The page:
U.S. Stocks: Russell 3000 Index; U.S. Bonds: Barclays Aggregate Bond Index; High Yield: BoA Merrill Lynch Global High Yield Index; EM Equities: MSCI Emerging Markets Index; Glbl Infrastructure: S&P Global Infrastructure Index; Commodities: Bloomberg Commodities Index

This sense of relief is particularly strong for those who invested in commodities – which have had a rough ride over the past five years. Not only did commodities (Bloomberg Commodities Index) drop almost -25% in 2015, but for the five years ending December 2015 commodities lost -13.5% per year. Much of that disappointing performance is due to the drop in energy prices as oil prices went from a high of $140 a barrel in 2008 to a recent low of below $30 per barrel in February 2016.

That said, not all commodities fared as poorly as oil, though admittedly energy tends to be the highest profile sector amongst the commodity markets. As the chart demonstrates below, commodities is made up of much more than just energy/oil.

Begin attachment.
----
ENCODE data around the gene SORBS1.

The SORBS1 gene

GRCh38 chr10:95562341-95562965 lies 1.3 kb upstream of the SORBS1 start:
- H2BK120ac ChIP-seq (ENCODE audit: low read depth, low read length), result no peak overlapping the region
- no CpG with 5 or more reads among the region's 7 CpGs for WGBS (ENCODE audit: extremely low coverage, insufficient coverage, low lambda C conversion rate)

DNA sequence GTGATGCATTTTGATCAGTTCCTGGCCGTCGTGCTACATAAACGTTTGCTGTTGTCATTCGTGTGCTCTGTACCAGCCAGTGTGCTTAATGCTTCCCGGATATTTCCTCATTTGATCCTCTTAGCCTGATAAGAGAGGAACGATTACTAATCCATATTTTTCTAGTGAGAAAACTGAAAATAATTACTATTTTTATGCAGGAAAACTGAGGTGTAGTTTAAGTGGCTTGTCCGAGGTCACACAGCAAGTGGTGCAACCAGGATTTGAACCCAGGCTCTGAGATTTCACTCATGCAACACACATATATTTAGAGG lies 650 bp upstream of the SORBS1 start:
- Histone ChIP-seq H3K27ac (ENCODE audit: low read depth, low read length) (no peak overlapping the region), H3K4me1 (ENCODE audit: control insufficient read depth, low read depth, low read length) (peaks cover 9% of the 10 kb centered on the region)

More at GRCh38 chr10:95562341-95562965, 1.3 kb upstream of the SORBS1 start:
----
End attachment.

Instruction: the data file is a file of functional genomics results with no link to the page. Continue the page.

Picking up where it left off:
YTD through 6/30/2016. Bloomberg Commodity Index Total Return sectos. Energy: Natural Gas, WTI Crude Oil, Brent Crude Oil, Unleaded Gasoline, Heating Oil; Industrial Metals: Copper, Aluminum, Zinc, Nickel; Precious Metals: Gold, Silver; Grains: Corn, Soybeans, Wheat, Soybean Oil, Soy Meal, Kansas Wheat; Softs: Sugar, Coffee, Cotton; Livestock: Live Cattle, Lean Hogs. Indexes are unmanaged and cannot be invested in direction. Returns represent past performance, are not guarantee of future performance, and are not indicative of any specific investment.

YTD through 6/30/2016.